Specific, noncovalent binding is central to many biological functions, such as signaling and immunity; and most drugs are small molecules that bind a specific protein and modulate its function. This project aims fr a deeper and more quantitative understanding of noncovalent binding, coupled with increasingly predictive and insightful modeling technologies that will speed the discover of new medications. One goal is to develop best practices for computing not only bindin free energies, but also numerically precise binding enthalpies, using molecular dynamics simulations with an explicit treatment of water. We will then apply these practices to seek mechanistic explanations of often puzzling experimental calorimetric data, such as observations that ligand preorganization may strengthen binding not entropically, as expected, but enthalpically; and the common, but still poorly understood, phenomenon of entropy-enthalpy compensation. We will also work on a new method to test the force fields used in molecular simulations. Today, force fields are tested primarily by computing small molecule hydration free energies and the physical properties of pure liquids, and comparing these results with experiment. Thus, although simulations are widely used to model binding, experimental binding data plays little role in the testig and optimization of simulation force fields. Here, we aim to establish host-guest bindng data as a new benchmark for testing force fields, by assembling a panel of experimentally characterized, computationally tractable, host-guest systems, along with computational scripts which automate the calculation of their binding free energies and enthalpies and the comparison of these results with experiment. This """"""""validation engine"""""""" will be used to test widely used force fields, and will also be shared freely with ther groups. Finally, we will integrate free energy simulation methods into two collaborative drug??discovery projects. One project centers on a human enzyme called soluble epoxide hydrolase, whose three-dimensional structure is known and which is therapeutically relevant to cardiovascular and inflammatory disease. In our preliminary studies, conventional docking approaches have provided little or no useful guidance; we now aim to apply more sophisticated fre energy simulation methods to this challenging case. The second project, which is at a earlier stage, concerns a bacterial virulence factor called Cif. This, too, is an epoide hydrolase, and its inhibition is expected to be helpful to patients with Pseudomonas pneumonia. We plan to use docking and free energy methods to help discover potent Cif inhibitors for use as chemical probes and, potentially, as first steps toward a ne medication.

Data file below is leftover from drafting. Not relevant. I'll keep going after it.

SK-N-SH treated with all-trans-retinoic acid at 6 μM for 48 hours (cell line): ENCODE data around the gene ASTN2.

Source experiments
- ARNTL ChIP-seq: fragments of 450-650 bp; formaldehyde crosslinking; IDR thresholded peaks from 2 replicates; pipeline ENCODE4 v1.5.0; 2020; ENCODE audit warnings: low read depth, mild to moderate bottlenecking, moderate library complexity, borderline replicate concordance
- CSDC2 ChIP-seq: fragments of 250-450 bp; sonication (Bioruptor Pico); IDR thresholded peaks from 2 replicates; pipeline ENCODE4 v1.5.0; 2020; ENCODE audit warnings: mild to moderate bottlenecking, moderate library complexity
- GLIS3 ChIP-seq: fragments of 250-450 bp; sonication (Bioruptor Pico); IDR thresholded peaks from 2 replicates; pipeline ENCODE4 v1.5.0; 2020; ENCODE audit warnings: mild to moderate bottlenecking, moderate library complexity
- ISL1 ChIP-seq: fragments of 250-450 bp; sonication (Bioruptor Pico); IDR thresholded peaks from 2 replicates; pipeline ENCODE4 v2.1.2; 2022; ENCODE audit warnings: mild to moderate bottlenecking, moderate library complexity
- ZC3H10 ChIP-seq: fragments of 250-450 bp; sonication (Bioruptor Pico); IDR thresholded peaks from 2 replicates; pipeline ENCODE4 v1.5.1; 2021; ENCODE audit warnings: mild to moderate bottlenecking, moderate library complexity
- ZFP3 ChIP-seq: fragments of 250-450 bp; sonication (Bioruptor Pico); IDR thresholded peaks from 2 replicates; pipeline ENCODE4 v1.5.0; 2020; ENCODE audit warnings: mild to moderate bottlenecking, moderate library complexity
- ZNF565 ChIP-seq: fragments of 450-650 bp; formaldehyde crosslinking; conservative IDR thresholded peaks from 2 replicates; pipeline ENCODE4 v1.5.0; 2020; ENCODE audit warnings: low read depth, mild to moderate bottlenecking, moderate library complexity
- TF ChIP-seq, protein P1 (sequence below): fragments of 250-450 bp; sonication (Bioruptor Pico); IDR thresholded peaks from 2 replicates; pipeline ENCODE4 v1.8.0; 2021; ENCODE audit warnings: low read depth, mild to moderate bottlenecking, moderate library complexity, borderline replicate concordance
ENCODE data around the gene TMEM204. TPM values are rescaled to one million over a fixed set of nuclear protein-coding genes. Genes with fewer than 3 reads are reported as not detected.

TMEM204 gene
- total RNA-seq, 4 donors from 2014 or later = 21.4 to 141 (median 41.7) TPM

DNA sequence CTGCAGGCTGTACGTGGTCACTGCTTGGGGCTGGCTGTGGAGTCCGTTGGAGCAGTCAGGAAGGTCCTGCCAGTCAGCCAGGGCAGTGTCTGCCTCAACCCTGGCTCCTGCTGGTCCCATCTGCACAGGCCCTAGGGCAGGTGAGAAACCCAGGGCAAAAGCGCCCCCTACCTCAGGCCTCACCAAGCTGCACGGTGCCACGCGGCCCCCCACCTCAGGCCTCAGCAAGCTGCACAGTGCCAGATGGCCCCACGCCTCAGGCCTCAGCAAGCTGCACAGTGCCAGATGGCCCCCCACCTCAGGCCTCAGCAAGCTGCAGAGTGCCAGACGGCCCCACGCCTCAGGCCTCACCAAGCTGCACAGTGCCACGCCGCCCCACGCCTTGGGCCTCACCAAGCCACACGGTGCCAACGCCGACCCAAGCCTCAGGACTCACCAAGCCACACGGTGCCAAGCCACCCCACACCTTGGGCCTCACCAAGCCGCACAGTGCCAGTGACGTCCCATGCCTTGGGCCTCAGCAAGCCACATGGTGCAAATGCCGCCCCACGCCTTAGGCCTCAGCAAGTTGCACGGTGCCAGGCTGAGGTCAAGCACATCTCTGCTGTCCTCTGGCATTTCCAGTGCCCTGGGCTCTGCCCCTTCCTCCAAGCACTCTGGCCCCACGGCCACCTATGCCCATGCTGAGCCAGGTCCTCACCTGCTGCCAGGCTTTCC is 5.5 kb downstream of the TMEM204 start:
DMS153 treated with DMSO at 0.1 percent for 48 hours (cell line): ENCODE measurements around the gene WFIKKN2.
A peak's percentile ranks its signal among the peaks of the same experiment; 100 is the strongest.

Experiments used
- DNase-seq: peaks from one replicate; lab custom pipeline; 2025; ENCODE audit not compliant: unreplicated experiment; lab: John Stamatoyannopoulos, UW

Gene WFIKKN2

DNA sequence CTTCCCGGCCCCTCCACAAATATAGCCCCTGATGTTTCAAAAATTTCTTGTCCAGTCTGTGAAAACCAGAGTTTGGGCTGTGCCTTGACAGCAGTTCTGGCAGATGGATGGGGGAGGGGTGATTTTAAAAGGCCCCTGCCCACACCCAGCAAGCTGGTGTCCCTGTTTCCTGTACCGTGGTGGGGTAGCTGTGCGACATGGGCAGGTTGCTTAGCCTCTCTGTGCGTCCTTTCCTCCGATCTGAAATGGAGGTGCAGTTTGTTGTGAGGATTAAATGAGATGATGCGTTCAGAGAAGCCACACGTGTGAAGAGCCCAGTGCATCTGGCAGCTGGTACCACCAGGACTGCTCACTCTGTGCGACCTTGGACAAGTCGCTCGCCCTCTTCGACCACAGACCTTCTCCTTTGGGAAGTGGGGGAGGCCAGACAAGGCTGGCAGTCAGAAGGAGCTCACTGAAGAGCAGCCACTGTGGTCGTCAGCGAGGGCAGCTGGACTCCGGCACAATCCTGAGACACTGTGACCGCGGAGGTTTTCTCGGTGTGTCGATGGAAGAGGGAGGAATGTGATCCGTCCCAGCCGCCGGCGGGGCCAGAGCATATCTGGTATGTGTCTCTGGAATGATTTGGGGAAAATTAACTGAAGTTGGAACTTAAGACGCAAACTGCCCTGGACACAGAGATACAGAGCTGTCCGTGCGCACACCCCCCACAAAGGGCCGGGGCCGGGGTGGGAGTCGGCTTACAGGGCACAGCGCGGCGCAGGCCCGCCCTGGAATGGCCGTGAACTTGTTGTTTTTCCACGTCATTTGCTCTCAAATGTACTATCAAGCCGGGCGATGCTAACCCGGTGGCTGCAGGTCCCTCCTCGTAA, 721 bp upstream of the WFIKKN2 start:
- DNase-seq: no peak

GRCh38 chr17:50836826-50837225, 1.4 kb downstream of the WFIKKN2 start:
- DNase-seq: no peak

Our goal is to help pharmaceutical scientists develop new medications more quickly and at lower cost. We aim, in particular, to use computer simulations to study how drug molecules work;to improve the accuracy of computer simulations of drugs and their interactions with other molecules;and to use state of the art simulations to help two drug-discovery projects, one related to cardiovascular and inflammatory disease, the other related to lung infections and cystic fibrosis.
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|Lee, Kin Sing Stephen; Henriksen, Niel M; Ng, Connie J et al. (2017) Probing the orientation of inhibitor and epoxy-eicosatrienoic acid binding in the active site of soluble epoxide hydrolase. Arch Biochem Biophys 613:1-11|
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